Evan uttered an involuntary chuckle. Rafe? In-Territory? Rafe would be mortally tempted to exercise those peculiar Gen-running talents of his if he found himself In-T with a base. There wouldn't be a Wild Gen left. In-Territory was safest with Rafe Out-Territory. "What good would he be to Seodre if he's locked into a relationship with me?" he asked, still chuckling.

"Children," Kuran said succinctly. "And then there's the training he could do ... Oh, we could find lots of ways of using his talents." There was a dreamy wistfulness to the other man's dark eyes.

Evan laughed outright. He had a good idea of the kind of reply Rate would make to the suggestion he be used for stud.

A few days later Evan broke out in an itching rash. The inside of his arms from waist to shoulder were covered with red bumps that swelled every time he came close to a Gen. Kuran clucked sympathetically over this physical manifestation of Evan's inner misery, made notes, and gave him a paste to spread over the afflicted area which kept it from itching at least.

One day in late spring Evan lay in his room at the Householding, sick and shaking from the slamming muscle contractions he'd endured. This transfer had been the worst ever, in spite of everything Kuran could do for him. From where he lay he could just see the tips of the mountains.

He pulled himself to his feet and staggered to the window. By craning his head he could just make out the two peaks which marked Five Mile Pass. He moved painfully back to the bed and fell asleep.

When he woke he pulled his saddlebags from under the bed and began stuffing his meagre belongings into them. The snow would be nearly gone from the passes by now. He had four weeks to find Rafe and talk him into coming back with him. He refused to think past that point.

A week later he was standing on the crest of Gillis Hill, pack on his back, staring down at the Gen town of Three Oaks. It was night and the ambient Gen nager in that place outlined every building in a ghostly illumination.

Gen figures carrying lit torches were running here and there between the buildings.

"Now," Evan murmured to himself, "What could they be all stirred up over?" The crowd finally seemed to be converging on a small wooded area at the edge of the river.

Curious, Evan ran down the hill to join them. As he ran he rolled the sleeves of his Out-Territory style shirt down over his tentacle sheaths and buttoned them at the wrist.

The ambient nager of the mob touched him with its ugliness and he flinched, slowed, but didn't stop until he reached the Gens. On the outskirts of the crowd he walked up beside a plump, over-dressed lady standing in a wagon bed so she could see over the heads of the people.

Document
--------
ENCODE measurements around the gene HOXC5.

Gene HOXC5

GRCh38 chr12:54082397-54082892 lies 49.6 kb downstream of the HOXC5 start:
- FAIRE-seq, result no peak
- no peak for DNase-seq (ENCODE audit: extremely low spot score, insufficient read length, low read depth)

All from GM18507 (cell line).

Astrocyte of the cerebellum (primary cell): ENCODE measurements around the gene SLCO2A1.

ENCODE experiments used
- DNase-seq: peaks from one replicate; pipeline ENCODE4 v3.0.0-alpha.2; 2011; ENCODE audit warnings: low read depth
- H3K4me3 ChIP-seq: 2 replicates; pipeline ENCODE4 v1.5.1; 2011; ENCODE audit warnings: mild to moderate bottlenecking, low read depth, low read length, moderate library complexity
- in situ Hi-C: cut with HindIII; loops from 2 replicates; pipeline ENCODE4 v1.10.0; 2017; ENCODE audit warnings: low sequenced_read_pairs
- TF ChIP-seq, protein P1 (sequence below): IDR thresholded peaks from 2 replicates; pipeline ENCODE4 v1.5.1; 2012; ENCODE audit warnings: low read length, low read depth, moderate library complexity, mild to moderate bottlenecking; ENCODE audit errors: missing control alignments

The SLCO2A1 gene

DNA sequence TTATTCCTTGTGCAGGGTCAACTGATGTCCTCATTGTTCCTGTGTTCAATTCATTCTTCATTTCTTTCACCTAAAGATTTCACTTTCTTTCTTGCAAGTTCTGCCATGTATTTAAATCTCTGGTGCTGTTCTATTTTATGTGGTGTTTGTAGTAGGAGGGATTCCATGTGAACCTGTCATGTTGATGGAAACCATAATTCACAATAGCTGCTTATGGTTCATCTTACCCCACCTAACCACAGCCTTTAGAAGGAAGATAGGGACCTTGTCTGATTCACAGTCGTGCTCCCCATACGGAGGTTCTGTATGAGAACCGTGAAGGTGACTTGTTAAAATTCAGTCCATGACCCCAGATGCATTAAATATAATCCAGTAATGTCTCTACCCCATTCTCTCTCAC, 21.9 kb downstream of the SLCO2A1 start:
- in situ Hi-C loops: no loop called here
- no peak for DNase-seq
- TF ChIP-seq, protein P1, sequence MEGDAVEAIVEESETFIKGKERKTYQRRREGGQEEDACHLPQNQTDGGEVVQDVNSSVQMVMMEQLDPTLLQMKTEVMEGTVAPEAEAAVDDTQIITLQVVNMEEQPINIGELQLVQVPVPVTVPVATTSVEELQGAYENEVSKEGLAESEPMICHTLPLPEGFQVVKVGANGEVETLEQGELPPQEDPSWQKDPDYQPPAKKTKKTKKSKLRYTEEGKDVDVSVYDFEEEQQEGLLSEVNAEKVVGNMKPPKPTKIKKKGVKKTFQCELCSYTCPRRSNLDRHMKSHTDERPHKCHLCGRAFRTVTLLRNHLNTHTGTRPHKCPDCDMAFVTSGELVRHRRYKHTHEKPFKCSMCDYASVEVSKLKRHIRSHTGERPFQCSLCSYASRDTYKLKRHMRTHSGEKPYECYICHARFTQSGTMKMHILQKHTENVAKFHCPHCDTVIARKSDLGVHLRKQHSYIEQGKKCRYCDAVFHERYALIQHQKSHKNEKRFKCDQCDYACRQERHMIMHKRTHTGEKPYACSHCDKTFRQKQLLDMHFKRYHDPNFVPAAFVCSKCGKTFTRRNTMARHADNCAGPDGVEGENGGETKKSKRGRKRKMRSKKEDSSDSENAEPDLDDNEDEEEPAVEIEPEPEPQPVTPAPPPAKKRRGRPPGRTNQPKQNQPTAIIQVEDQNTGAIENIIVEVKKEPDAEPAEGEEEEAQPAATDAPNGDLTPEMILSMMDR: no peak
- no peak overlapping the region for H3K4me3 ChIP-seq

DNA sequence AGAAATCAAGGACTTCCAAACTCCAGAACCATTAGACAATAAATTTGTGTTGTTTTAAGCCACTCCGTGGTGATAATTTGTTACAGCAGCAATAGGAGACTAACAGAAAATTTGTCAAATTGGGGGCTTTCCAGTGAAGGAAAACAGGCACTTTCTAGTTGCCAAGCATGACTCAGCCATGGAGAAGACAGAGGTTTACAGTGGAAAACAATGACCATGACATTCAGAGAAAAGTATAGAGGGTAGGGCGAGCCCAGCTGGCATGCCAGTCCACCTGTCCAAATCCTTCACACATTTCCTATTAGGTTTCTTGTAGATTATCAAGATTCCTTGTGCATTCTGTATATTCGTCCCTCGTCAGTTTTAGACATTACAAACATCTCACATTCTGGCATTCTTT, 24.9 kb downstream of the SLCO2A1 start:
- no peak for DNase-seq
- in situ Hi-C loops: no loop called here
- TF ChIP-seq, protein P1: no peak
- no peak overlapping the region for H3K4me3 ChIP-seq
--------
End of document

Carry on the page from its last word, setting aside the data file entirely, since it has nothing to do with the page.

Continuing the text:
"What's all the excitement about, Ma'am?" Evan asked in English, raising his hand to his hat and pulling it a little in respect ... a movement which also left it down over his face.

"They've cornered a Sime in that strand of scrub oak," she shrilled excitedly, her double chins wobbling, "But they can't get anyone to go in after the monster. Oh! Look!" She pointed excitedly at several horsemen riding into the torch light. "Sam Chow and Fred Reddle have come back with the SimeKiller ... Sime-Side Rafe. He'll take care of that filthy monster for us. He's not afraid of anything." She gave a gusty sigh. "He's such a hunk of man ..."

In spite of the situation, Evan found that last comment exquisitely humorous. Face twitching in an effort to keep the grin off his lips, he touched his hand to his hat again and moved away.

Quietly he edged his way into the circle of men gathered around a broadshouldered man on a buckskin stallion. His spirits soared as he came within the familiar clear, astringent field that was Rafe.

Not even the cold anger in that field had the power to dampen Evan's happiness.

Rafe was saying clearly, "You want me to kill a child? Is that how you think I earned the snake belt of a Sime-Sider? By killing children? I won't have any part of this!"

"Why not?" shouted a man from farther back, out of the torch light. "They are more of a danger here to us than they are Sime-Side!" The mob roared it's approval of those words.

"I am not a hired assassin!" Rafe shouted back, naked fury in his voice. Cold grey eyes swept the crowd around him and they fell back a step and went sullenly quiet.

"I bring back your husbands, wives, children from the other-side of the Border. I do it because I can. Because no one else can do it. I don't do it for money! I don't do it because I enjoy killing." He raised his voice so everyone could hear him. "If you want to murder your own kids, do it! But I won't become the town's hired executioner!"